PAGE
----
Professor Stephen Hawking, who died a year ago this week, was honored with a new 50-pair coin.
The design of the coin is inspired by Hawking's work on black holes, and has an impression of a black hole artist along with one of Hawking's equations above his name.
The famous physicist died at the age of 76 and joined Charles Darwin and Sir Isaac Newton as one of several selected scientists who appear on British coins.
Speaking of the new coin, designer Edwin Ellis said, through BBC News:
I wanted to collect a big black hole on the small coin and I wish that he is still here, readable in thought.
Ellis said she wants the coin to think how Hawking "made the heavy objects available, engaging and connecting", especially when it comes to black holes.
After visiting the Royal Mint, where a coin was made, the daughter of Professor Hawking, Lucy, said:
It is a great privilege to put on a coin and I hope my dad will be pleased to be with Sir Isaac Newton and Charles Darwin as scientists who made it for money.
Professor Hawking worked intensively on black holes, and generally wrote about them in his book Brief history of time. He also once told the BBC he thinks his discovery that black holes are not completely black will be his "greatest achievement".
Prof. Hawking is only the third person in British history to be celebrated with a coin a year after their death. The first two are former Prime Minister Winston Churchill and Queen Mother.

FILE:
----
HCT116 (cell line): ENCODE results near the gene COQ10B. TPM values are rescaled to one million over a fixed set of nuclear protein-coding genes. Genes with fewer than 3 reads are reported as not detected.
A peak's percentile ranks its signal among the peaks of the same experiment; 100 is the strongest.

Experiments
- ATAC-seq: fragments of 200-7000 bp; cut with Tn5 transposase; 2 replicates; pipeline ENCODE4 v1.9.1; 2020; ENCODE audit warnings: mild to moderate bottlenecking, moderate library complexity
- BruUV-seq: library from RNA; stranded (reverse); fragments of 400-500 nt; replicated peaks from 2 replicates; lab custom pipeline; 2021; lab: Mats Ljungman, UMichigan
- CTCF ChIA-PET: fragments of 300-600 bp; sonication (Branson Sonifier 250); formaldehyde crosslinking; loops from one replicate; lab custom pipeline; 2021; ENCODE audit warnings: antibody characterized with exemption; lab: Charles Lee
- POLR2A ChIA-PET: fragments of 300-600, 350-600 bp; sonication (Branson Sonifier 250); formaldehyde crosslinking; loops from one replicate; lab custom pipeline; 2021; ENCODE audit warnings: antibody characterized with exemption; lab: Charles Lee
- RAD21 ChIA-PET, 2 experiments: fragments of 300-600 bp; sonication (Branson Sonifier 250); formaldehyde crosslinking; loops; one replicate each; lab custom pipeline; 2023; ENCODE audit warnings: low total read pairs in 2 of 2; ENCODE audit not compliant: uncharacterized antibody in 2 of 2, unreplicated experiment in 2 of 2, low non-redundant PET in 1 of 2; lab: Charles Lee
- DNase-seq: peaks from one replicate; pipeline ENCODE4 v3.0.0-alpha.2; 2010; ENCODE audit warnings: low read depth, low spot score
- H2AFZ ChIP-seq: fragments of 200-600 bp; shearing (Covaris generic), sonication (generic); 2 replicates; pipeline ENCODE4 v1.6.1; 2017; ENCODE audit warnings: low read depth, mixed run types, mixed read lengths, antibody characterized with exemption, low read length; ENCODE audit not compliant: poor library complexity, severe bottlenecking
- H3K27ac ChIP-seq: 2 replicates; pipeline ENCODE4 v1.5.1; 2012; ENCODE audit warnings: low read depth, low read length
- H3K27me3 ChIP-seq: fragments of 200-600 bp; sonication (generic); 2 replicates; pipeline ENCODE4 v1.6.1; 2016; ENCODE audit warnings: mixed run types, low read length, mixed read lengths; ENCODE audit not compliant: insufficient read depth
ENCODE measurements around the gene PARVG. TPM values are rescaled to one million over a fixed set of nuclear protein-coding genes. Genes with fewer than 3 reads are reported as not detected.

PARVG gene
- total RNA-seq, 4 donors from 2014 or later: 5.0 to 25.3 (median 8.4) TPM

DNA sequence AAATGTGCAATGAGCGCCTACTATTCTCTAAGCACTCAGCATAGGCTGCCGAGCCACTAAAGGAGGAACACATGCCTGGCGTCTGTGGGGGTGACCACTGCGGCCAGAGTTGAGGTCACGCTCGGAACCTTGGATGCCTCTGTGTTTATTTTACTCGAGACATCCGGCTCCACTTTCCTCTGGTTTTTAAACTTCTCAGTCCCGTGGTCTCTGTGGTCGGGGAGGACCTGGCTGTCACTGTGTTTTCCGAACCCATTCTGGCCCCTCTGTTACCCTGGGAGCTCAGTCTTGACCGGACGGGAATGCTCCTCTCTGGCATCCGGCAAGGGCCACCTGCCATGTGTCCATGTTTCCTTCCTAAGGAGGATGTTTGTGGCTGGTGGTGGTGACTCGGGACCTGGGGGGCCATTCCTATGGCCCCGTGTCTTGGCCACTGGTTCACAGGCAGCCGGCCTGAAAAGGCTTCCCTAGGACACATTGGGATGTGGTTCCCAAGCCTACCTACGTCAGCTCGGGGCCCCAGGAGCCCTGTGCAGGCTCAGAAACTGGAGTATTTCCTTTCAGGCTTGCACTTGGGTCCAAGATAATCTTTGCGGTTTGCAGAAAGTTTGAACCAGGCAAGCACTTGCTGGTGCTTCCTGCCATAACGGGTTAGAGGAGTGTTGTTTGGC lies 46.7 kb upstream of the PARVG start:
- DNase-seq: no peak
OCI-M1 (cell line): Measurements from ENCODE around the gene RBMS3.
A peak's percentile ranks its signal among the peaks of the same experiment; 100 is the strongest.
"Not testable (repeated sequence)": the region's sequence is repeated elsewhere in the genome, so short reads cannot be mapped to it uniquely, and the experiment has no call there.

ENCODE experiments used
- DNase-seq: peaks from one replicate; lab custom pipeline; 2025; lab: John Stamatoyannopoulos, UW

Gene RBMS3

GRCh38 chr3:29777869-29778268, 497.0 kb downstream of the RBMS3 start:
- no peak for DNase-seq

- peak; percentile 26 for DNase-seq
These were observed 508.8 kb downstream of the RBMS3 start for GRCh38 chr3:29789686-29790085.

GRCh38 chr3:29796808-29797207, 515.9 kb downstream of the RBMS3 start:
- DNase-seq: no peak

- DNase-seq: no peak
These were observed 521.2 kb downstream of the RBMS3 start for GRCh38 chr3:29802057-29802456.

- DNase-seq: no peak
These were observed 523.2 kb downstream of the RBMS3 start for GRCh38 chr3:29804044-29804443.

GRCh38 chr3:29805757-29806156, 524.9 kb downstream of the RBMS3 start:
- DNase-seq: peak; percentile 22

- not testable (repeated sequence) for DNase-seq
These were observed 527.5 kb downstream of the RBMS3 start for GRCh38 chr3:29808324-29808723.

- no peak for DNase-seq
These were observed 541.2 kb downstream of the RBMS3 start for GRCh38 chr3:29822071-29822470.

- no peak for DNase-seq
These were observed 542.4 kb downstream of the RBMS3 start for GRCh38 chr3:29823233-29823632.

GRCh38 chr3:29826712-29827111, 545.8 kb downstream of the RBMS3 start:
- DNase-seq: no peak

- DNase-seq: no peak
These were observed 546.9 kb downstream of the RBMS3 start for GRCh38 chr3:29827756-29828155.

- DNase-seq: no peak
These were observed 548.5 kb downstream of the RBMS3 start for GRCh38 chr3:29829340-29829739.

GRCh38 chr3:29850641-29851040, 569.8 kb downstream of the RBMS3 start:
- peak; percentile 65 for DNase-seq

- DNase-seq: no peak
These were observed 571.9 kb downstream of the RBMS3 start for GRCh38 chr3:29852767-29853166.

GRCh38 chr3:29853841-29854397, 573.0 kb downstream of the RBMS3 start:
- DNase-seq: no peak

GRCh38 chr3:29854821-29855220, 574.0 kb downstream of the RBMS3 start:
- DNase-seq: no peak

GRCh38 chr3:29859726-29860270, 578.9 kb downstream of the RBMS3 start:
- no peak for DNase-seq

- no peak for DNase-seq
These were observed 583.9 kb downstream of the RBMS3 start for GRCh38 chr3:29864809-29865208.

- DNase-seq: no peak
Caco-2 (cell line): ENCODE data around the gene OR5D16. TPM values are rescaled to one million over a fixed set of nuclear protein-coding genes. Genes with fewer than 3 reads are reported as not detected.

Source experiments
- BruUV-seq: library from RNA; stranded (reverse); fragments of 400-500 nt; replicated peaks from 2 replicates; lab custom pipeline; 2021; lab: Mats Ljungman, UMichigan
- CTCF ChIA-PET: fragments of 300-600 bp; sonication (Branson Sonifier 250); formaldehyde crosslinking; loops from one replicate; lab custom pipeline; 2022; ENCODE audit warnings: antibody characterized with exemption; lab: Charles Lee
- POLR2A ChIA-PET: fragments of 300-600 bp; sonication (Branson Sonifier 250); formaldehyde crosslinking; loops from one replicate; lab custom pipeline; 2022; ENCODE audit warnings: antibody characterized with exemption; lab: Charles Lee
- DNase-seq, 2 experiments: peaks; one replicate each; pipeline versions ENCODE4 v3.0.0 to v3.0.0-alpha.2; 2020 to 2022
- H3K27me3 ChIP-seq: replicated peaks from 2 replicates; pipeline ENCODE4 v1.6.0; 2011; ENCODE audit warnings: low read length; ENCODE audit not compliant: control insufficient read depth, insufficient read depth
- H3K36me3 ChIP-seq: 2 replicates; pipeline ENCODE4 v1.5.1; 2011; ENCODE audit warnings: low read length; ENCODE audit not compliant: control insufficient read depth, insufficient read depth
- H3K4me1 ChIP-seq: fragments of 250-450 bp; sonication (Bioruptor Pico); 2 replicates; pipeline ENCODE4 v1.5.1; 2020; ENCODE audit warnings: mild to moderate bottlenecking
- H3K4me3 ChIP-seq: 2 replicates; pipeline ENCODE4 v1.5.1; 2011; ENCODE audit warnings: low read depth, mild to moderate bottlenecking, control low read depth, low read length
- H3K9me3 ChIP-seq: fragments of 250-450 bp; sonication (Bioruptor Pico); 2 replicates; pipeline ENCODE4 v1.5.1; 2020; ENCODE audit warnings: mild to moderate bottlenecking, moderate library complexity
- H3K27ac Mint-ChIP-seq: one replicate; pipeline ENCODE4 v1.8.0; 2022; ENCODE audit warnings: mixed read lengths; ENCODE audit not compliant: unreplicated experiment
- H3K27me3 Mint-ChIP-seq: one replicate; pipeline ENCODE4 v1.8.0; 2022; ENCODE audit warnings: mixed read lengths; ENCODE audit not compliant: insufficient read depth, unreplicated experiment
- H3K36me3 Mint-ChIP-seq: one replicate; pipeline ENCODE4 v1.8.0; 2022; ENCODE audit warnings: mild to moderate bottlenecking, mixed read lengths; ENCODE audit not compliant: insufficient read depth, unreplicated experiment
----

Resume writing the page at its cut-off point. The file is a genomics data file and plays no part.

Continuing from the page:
The coin's release coincides with his death on March 14, 2018, caused by motor neurone diseases, to which he was diagnosed at the age of 21. Hawking initially received only two years to live by doctors, but he completely opposed the chances that lived at the age of 76.
The physicist was best known for his research on the Black Holes, with his book on fiction Brief history of time playful Hawking on star status. She stayed on The Sunday Times a list of bestsellers for 237 weeks, selling 10 million copies and translated into 40 different languages, according to Keeper.
The book discusses the origin, development and eventual destiny of the universe. His descriptions of Big Bang, black holes and general relativity. As a physicist and cosmologist, he also served as research director at the Center for Theoretical Cosmology at the University of Cambridge.
If you have a story you want to tell, send it to UNILAD via [email protected]